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Here are the 3 new gun regulations Trump is reportedly considering

President Donald Trump may find his "inner Democrat" if Dems win the House during mid-term elections, a longtime confidant said. (Chip Somodevilla/Getty Images)

In the wake of last week’s tragic shooting at a Florida high school, the national narrative has centered on guns. Democrats mostly argue for increased gun control measures, while Second Amendment advocates mostly oppose any new restrictions.

The debate usually dies quickly after a shooting, but it has remained strong over the last week. Now, even President Donald Trump is reportedly considering new restrictions on firearms.

No. 1: Raising the purchase age for certain firearms

Axios reported Wednesday that Trump has privately discussed supporting a measure that would raise the purchase age for semi-automatic rifles from 18 to 21.

Currently, any 18-year-old who is lawfully able to purchase and possess a firearm can purchase a rifle or shotgun, including the controversial AR-15. Federal law requires a citizen to be 21 before purchasing a handgun.

According to the Washington Post, White House press secretary Sarah Huckabee Sanders confirmed Tuesday the option is "on the table for us to discuss."

What's not clear is if Trump would advocate for new age restrictions at the federal level or if he would encourage state legislators to make the change.

No. 2: Increased background checks

On Tuesday, Trump tweeted his support for "strengthening" the background check system.

Currently, federal law stipulates that any person purchasing a weapon from a federally licensed firearms dealer must have their background checked through the FBI's National Instant Criminal Background Check System, which takes just minutes. The system merely checks a person's legal eligibility to purchase a firearm and no mental health evaluation occurs.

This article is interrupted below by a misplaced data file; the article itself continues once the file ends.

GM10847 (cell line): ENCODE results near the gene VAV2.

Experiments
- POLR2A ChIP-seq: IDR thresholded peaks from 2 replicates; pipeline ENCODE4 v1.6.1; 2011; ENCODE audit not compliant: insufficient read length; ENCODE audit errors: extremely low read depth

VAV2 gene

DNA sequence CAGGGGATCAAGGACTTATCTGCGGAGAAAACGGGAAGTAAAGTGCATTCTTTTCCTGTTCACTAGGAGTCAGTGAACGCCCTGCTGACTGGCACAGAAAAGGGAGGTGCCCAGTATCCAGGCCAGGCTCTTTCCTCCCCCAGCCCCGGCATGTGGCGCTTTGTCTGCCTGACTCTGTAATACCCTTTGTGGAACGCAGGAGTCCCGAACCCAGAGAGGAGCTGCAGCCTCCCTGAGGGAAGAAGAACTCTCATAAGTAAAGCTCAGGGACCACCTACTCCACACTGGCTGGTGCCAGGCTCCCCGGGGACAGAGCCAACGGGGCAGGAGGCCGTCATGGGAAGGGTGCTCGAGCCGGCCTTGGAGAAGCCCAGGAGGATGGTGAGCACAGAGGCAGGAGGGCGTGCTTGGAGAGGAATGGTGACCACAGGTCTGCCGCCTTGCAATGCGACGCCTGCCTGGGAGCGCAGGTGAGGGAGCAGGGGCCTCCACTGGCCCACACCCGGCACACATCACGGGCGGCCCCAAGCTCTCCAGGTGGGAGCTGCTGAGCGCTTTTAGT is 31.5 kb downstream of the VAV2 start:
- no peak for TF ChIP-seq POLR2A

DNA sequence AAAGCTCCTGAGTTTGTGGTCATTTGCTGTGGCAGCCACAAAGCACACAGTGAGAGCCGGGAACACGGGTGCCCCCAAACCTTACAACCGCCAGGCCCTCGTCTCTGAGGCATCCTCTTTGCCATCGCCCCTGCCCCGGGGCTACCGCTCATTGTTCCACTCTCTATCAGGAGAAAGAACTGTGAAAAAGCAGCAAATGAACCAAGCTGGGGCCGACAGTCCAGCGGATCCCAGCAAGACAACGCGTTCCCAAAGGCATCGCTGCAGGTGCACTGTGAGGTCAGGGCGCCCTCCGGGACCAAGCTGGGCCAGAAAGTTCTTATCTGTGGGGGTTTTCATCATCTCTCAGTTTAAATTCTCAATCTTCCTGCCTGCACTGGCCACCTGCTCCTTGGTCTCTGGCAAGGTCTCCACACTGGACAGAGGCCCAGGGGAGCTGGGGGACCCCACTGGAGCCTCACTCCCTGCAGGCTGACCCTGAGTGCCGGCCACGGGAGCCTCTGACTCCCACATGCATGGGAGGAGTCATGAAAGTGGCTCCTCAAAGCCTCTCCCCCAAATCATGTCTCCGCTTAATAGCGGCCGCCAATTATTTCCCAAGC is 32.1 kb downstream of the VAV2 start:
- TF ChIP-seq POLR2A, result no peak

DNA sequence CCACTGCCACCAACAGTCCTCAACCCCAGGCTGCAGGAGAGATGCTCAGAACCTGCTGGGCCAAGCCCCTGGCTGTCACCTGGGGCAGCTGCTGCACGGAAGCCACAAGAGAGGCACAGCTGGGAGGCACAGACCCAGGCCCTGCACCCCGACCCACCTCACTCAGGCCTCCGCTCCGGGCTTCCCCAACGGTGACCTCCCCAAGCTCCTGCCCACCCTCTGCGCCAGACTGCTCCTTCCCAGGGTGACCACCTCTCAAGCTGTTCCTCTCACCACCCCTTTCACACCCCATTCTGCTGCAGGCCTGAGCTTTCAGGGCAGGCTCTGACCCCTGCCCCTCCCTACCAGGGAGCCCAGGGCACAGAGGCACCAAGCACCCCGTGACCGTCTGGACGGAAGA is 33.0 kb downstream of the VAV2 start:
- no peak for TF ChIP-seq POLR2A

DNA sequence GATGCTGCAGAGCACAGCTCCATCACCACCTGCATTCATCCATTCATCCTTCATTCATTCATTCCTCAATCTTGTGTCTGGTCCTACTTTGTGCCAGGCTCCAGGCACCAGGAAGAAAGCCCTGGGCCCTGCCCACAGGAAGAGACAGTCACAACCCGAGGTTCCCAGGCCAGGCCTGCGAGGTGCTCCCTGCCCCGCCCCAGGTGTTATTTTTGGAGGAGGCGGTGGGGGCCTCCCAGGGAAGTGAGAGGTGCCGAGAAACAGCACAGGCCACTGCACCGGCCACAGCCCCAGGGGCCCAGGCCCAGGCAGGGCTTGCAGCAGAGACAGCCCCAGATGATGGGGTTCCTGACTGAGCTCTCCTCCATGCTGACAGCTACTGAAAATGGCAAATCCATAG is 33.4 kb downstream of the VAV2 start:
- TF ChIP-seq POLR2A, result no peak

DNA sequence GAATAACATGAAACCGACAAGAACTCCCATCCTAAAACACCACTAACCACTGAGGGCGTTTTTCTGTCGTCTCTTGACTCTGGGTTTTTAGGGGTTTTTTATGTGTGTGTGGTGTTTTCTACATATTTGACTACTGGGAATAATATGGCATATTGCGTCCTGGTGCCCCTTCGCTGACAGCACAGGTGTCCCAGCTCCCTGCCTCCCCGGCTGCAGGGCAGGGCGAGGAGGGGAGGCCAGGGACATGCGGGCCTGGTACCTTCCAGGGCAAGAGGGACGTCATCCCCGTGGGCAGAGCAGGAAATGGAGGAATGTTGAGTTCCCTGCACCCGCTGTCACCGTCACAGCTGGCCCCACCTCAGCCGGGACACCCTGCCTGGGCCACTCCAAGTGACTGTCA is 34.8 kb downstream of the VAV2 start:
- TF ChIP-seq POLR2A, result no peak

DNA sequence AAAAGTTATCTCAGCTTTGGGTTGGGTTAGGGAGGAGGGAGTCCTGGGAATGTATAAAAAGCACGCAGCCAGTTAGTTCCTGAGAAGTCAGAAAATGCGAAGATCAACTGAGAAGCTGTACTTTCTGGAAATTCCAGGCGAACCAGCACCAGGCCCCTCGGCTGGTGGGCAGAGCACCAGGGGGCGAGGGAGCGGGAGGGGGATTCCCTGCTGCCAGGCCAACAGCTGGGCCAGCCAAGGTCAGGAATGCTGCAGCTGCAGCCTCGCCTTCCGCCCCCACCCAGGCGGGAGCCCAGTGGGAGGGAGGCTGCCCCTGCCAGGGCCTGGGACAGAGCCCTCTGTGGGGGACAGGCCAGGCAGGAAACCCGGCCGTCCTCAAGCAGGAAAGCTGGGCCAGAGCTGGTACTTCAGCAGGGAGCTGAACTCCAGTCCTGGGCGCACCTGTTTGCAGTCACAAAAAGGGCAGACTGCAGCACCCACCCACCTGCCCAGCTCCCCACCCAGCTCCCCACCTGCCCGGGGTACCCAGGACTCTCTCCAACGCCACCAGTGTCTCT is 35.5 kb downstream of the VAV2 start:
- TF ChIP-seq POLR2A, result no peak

However, for private transactions in most states, which are a small share of all gun sales, no background check is required for long guns or handguns. Still, many states like North Carolina require a pistol permit or concealed carry license for private handgun transactions.

It's not clear what improvements would be made to the NICS system.

No. 3: Ban bump stocks

A bump stock is an inexpensive device that helps a shooter fire a standard semi-automatic rifle more rapidly, which makes the firearm behave more like a fully-automatic weapon. A bump stock was reportedly used in the Las Vegas massacre last year. The devices don't actually make semi-automatic rifles fully-automatic, but they use recoil to increase the rate at which the trigger is pulled.

Trump said at the White House on Tuesday that he has instructed Attorney General Jeff Sessions to pursue legislation that outlaws the devices.

"We cannot merely take actions that make us feel like we are making a difference. We must actually make a difference," Trump said, according to the New York Times.

Why is this time different?

America has seen more than a dozen tragic mass shootings over the last few years and little has been done to prevent the next one. But this time appears to be different.

Most people are split over what to actually do and whether or not increased gun restrictions would prevent the next mass shooting remains to be seen. But the difference this time appears to lie with the students from Marjory Stoneman Douglas High School in Parkland, Florida, who have been very outspoken about the need for gun control since the shooting.

Their dialogue has even sparked a CNN town hall, which will include the Sen. Marco Rubio (R-Fla.) and National Rifle Association spokeswoman Dana Loesch.

Even Trump, seems to agree with the kids' sentiment. "We have to do something. We've got kids dying," he reportedly said during a private meeting on guns, according to Axios.

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